Step 8. Check Your Mice Traps Every Day

So far, you have the resources on how to catch a mouse. In addition, you need to keep checking your traps every day to see if any has been caught. If a mouse has been caught, dispose of it as soon as possible to prevent any decomposition that might cause bacteria and a bad smell. Moreover, when using a live trap, ensure your release it as soon as possible to avoid starving your little furry intruder.

Even more, check your traps twice a day, in the morning and evening. Moreover, checking a trap frequently will help you replace bait when necessary. Always, after trapping mice, sanitize your floors, surfaces and traps to get rid of any disease-causing microorganism. Remember, to this very step, you should be donning your rubber gloves as part of protecting yourself.

Finally, seal or fill any spotted holes with steel wool to avoid entry of other furry explorers. If the floor or wall is cracked, be sure to repair them to seal any entry points. Additionally, learn how to clean air ducts and vents to eliminate mice nests. By and by, don't forget to remove all the traps when sure there is no mouse in your house to avoid harm to kids and pets.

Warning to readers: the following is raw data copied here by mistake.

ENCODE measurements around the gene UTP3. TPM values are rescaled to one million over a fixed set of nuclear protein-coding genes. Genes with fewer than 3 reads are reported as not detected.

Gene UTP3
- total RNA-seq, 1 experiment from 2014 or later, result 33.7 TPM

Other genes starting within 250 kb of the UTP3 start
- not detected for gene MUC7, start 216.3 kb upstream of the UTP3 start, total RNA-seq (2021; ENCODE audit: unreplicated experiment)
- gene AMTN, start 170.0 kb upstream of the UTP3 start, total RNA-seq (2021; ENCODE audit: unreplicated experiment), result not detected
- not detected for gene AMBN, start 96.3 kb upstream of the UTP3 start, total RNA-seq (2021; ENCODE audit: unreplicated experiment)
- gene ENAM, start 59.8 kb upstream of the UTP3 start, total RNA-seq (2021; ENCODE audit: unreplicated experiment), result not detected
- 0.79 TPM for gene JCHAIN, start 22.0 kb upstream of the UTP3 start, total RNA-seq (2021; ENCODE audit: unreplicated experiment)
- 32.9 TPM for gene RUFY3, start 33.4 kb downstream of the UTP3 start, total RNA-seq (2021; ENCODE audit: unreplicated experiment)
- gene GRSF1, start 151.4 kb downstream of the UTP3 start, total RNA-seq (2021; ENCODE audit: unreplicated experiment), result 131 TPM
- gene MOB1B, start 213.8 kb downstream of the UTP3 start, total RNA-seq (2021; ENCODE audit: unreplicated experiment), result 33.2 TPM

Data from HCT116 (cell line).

In closing, catching a mouse or mice should be easy with the highlighted instructions. Getting rid of a few furry pests will help you avoid the materialization of an infestation. Nonetheless, if you are faced with an infestation, you can always seek the help of professional exterminators.

Since your home is a potential food source for mice, store your food properly to avoid unnecessary explorers. For example, food stored outside a fridge should be kept in sealed metal or glass containers where mice cannot reach. Also, besides storing food properly, you can consider having cats in your home to keep mice away. Eventually, keep mice away from your house by keeping your garden pest-free.

Image Credit:

Ian Mutuli

About the author

Ian Mutuli

Founder and Managing Editor of Archute. He is also a graduate architect from The University of Nairobi, Kenya.